But perhaps its best trait is the fact that it heals Wii Fit by 2% when fully charged, even if it doesn't connect. This gives her arguably the best healing capacity in the game, letting her repeatedly charge-and-fire with sufficient distance to pressure foes and heal her own wounds.
Both Simon and Richter utilize the same neutral-B, tossing an axe that travels in a parabolic arc (upwards and forwards before falling). While it can't be charged and has some startup lag, the axes are big, powerful, and their unique curve makes them great for edge-guarding.
Unlike some projectiles, they also travel through soft terrain, and their angle can be changed before launch, giving three possible trajectories. Used alongside the other ranged attacks of the Castlevania warriors, you've got great camping tools and anti-air artillery.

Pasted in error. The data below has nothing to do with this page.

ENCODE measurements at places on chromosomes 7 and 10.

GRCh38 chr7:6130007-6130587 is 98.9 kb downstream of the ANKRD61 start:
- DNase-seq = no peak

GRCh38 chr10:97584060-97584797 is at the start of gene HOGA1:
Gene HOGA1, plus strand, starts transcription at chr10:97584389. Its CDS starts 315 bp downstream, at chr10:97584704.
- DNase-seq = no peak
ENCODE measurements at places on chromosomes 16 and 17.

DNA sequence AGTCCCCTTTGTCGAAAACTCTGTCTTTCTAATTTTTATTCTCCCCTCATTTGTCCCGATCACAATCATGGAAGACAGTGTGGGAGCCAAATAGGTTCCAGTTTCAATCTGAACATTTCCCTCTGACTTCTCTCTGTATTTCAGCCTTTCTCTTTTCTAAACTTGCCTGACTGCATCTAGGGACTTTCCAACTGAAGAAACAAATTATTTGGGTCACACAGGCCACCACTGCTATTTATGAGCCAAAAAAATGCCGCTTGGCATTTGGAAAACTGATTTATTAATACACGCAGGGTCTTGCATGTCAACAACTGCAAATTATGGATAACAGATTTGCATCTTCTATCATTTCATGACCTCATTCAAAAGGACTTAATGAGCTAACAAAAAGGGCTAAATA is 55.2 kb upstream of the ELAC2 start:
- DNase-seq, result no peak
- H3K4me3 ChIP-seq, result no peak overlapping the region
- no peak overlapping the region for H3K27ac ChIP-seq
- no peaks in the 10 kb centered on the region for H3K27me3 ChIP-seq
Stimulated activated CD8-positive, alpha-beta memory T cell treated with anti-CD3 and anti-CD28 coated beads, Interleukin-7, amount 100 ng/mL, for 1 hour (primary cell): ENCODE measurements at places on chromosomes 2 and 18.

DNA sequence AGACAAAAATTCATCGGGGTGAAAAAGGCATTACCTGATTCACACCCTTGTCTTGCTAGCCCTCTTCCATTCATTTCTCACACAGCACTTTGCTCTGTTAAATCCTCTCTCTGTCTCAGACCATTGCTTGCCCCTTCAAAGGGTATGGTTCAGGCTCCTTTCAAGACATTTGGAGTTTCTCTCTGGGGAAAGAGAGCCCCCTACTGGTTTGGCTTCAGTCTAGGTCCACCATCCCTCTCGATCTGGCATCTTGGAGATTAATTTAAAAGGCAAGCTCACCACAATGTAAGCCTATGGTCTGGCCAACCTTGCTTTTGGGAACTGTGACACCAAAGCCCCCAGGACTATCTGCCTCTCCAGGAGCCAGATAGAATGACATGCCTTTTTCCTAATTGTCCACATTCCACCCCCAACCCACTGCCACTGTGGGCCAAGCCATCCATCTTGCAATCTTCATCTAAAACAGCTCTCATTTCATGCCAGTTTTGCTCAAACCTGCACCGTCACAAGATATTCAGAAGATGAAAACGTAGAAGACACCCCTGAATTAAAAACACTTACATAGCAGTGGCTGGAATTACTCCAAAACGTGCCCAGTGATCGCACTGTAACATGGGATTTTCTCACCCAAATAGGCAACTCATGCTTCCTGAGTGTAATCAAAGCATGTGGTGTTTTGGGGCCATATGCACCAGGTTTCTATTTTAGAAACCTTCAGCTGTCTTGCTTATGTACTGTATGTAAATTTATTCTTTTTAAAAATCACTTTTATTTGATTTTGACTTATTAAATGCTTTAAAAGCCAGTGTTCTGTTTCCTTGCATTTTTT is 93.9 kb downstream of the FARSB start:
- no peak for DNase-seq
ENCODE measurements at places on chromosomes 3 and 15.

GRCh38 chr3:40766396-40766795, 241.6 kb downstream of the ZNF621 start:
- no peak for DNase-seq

5. Thunder Jolt
Damage: 4-6% (Pikachu), 5-10% (Pichu)
Both Pikachu and Pichu use this as their neutral-B, sending a wave of electricity that bounces along the stage. Compared to Pikachu, Pichu's Jolt is bigger, stronger (especially its aerial version), and faster, but he takes 0.7% recoil damage.
While the move can't be charged and isn't especially strong, it has low cooldown, can guard your recovery since it drops in the air, and works well when edge-guarding.
Damage: 6-31% (based on charge and how many hits connect)